December 2013

Experimenter is a magazine created by EAA for people who build airplanes. We will report on amateur-built aircraft as well as ultralights and other light aircraft.

Issue link: http://experimenter.epubxp.com/i/234576

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Page 37 of 40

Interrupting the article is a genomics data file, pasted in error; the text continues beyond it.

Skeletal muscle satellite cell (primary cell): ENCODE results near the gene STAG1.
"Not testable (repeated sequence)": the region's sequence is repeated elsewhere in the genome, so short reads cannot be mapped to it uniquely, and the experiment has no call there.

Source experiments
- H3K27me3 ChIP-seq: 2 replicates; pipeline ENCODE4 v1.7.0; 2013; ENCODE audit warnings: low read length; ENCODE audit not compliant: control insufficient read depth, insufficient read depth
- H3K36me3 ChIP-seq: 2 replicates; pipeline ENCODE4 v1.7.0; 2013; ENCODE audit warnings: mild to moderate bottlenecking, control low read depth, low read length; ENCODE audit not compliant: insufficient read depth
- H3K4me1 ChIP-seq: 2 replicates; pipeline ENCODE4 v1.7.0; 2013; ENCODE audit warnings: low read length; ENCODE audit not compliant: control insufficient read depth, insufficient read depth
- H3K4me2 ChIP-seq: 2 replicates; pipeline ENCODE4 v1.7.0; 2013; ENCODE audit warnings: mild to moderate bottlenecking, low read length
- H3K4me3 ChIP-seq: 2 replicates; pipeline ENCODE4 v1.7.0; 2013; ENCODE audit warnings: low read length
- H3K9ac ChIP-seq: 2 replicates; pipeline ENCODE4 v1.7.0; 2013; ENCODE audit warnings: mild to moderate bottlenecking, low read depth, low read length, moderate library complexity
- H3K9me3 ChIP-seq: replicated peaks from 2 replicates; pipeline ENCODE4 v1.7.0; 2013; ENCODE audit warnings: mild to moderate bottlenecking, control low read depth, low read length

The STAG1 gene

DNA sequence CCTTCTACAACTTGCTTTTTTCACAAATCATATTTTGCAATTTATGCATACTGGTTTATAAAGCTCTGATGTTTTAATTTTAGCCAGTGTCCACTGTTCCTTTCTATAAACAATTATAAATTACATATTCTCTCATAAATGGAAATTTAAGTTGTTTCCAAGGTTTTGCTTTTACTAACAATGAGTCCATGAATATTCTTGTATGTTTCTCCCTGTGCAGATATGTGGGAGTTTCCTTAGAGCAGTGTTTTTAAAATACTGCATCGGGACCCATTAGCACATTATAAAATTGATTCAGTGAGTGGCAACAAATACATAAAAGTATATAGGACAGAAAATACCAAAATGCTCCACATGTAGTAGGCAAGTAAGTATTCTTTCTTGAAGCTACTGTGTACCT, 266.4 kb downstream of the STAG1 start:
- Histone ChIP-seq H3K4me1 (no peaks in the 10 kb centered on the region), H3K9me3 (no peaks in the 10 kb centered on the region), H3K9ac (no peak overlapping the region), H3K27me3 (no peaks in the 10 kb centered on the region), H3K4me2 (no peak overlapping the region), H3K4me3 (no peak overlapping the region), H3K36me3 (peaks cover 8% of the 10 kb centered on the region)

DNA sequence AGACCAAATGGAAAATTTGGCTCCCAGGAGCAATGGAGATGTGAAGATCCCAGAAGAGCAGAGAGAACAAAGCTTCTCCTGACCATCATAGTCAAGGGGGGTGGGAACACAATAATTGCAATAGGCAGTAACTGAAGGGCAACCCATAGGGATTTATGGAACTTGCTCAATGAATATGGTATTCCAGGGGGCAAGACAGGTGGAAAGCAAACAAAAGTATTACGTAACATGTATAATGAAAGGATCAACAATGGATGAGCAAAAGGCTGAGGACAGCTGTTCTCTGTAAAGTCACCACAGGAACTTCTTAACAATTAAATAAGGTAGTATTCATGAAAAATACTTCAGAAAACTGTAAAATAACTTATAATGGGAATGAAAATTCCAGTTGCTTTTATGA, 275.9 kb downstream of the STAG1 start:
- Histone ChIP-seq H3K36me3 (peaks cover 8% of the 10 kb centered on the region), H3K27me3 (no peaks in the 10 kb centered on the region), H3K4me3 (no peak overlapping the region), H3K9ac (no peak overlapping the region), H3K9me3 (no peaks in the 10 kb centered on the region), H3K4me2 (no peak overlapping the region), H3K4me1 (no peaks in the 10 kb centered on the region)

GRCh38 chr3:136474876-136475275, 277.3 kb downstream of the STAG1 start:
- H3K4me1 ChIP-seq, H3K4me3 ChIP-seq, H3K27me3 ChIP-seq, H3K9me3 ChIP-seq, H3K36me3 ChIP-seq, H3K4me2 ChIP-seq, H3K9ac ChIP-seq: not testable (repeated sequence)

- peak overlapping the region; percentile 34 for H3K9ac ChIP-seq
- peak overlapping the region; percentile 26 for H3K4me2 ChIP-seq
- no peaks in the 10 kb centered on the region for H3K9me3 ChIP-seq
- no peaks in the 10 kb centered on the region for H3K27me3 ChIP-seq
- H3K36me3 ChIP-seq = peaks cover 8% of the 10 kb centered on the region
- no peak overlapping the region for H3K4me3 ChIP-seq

L i g h t P l a n e Wor l d at Registry.FAA.gov/aircraftinquiry/. With the make and model search tool, look for "Quicksilver Sport" or "Challenger II" or any other favorite light plane type, and a list will be produced that is sorted by state. If there's an owner in your local area, contact your local EAA Chapter (you can locate one by visiting www.eaa.org/chapters) to see if someone can help you connect with that owner and verify the aircraft is airworthy and that the pilot is trained to offer a ride. Light Plane Rides at AirVenture It is possible to get a demo flight during AirVenture in the ultralight area. The commercial vendors give demo flights to potential customers and guests, but there is sometimes a long waiting list. Volunteers are occasionally rewarded with a flight when there is an open seat. Getting a demo flight at AirVenture is a fabulous experience that may require a bit of luck. Your scheduled flight can be aborted by high winds, delays caused by congestion on the runway, or a military aircraft flyby on the main runway that halts our flying. Hopefully, persistence will be rewarded (as it has for me) when an acquaintance taps you on the shoulder and says, "Let's go flying." If it's an open cockpit, the pilot will be concerned about any loose items in your pockets or a cell phone that might go through the prop. Cameras should be on a strap, not simply hand held. Be ready to leave any backpacks or other gear with a friend or flight line volunteer. Watch This "Watch this" are two words you never want to hear while flying as a passenger. They are usually followed by an abrupt or impulsive maneuver you might not have consented to had you been asked. Such behavior is bad form and a bad reflection on the professionalism of the pilot. It happened to me once quite unexpectedly and so quickly there was no time to speak. We didn't exceed the allowable flight envelope or shed any parts, and it was over in a few seconds; but I was not impressed. The pilot should always brief the passenger on what is going to happen and give him a choice. Make them feel like they have some control. Every airplane ride is a chance to educate. In good piloting we tell our passengers what we are going to do, and then we do it. Don't assume everyone willing to climb into your second seat wants to see how quickly it accelerates to VNE (velocity-neverexceed) or how well it recovers from stalls. Ask before doing. 38 Vol.2 N o.12 / December 2013 "Let's go fying" are three words that are music to the ears of anyone who loves aviation. What If You Get Sick? Every pilot alive will agree we want our passengers to speak up immediately if they start feeling motion sickness. Don't ignore it and hope it will go away. There is no shame in developing airsickness, as anyone can experience it under the right conditions. A new kind of plane, dehydration, indigestion, a bad piece of fish, or an all-night party can trigger motion sickness even in the most hardy among us. (It's not important how I know about each of those.) Simply ask the pilot to return to the airport immediately because you are not feeling well. Pilots, keep an eye on your passengers and watch for signs of overheating. If your aircraft has a tandemseat configuration, you have to keep talking and ask periodically how your passenger is feeling. For help with this problem, read the article "Lying Flat on the Grass" in the July 2013 Experimenter. Have Good Equipment If you are going to give free rides, or charge for time in an S-LSA, you naturally want to have good equipment that will enhance the experience for newcomers. Poor headsets with inadequate noise suppression or an uncomfortable helmet can spoil the flight for your passenger. A good working intercom and radio system that allows the passenger to talk with you and hear the radio calls adds to the fun. Any working instructor should have this equipment. In taking many rides over the years, I have experienced awful helmets with wind noise so extreme it was all I remember from the flight. I have also had someone behind me yelling in my ear while I tried to figure out how to fly the plane. If you want to give rides, get the good gear. Please send your comments and suggestions about this column to dgrunloh@illicom.net. Dan Grunloh, EAA 173888, is a retired scientist who began flying ultralights and light planes in 1982. He won the 2002 and 2004 U.S. National Microlight Championships in a trike and flew with the U.S. World Team in two FAI World Microlight Championships.

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